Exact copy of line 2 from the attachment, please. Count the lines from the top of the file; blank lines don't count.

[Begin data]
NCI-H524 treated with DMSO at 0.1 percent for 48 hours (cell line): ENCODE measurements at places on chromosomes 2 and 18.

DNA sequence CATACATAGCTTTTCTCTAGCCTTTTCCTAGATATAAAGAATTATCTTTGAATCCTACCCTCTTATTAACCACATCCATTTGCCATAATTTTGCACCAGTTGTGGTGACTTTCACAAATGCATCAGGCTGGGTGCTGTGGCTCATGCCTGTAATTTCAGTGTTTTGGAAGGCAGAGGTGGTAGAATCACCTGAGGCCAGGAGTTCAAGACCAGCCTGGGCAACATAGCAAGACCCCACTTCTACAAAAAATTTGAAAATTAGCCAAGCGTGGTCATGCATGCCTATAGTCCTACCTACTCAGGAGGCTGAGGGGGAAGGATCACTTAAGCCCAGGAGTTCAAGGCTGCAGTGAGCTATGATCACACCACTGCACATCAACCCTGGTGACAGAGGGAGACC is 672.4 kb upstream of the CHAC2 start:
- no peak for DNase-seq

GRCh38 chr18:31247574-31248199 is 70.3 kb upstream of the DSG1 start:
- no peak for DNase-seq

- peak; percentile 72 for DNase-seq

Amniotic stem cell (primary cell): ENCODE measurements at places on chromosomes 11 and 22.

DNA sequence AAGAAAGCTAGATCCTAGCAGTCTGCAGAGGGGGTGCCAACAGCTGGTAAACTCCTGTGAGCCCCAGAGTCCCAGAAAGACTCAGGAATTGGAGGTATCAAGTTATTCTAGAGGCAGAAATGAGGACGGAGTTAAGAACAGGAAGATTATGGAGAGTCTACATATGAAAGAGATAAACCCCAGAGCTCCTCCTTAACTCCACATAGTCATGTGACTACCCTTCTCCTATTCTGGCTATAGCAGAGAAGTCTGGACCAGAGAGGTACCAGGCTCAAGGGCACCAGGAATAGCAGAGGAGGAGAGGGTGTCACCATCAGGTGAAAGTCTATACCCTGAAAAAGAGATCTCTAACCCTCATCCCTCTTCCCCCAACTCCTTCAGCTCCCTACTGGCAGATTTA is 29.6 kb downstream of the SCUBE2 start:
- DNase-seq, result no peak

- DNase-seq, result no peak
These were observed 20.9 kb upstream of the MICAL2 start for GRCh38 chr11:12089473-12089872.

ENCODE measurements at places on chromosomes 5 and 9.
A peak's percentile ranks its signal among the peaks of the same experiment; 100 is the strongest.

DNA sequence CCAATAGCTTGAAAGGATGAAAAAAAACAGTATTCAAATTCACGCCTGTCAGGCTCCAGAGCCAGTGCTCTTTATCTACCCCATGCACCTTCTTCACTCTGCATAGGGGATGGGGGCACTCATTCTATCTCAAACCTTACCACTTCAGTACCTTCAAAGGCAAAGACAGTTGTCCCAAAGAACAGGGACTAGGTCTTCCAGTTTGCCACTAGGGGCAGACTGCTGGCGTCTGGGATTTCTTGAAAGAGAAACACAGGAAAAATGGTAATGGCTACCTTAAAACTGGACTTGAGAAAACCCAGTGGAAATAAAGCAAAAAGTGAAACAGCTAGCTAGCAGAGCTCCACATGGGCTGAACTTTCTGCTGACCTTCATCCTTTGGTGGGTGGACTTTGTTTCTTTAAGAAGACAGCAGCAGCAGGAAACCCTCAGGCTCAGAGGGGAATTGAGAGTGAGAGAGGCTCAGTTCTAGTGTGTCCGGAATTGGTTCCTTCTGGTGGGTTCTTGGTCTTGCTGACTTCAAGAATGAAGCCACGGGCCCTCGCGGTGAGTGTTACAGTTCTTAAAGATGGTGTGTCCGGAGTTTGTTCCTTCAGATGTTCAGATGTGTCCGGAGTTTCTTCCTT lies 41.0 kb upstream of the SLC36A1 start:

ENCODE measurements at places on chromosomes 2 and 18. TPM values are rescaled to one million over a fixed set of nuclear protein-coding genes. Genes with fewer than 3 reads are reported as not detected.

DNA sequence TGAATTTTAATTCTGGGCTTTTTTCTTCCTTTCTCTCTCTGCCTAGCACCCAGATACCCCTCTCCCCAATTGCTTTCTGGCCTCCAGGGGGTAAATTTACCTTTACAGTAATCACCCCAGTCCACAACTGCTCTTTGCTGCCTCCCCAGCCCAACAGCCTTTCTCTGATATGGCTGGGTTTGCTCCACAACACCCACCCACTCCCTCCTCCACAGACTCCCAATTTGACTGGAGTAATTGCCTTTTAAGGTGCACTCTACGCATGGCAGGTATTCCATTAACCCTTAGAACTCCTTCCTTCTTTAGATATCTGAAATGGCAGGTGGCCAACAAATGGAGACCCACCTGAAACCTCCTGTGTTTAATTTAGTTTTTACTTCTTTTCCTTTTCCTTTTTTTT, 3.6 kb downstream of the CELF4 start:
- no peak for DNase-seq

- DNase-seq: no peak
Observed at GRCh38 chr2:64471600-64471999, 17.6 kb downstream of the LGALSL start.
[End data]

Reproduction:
DNA sequence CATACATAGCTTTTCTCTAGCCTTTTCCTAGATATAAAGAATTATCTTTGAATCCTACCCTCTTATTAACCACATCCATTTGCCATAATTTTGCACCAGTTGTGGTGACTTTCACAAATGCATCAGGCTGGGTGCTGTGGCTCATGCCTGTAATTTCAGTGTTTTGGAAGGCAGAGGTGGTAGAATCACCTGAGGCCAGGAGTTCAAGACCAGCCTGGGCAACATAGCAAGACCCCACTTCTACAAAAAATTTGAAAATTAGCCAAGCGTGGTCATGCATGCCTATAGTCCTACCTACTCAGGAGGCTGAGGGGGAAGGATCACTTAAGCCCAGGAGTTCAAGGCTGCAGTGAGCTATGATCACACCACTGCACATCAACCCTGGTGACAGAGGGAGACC is 672.4 kb upstream of the CHAC2 start: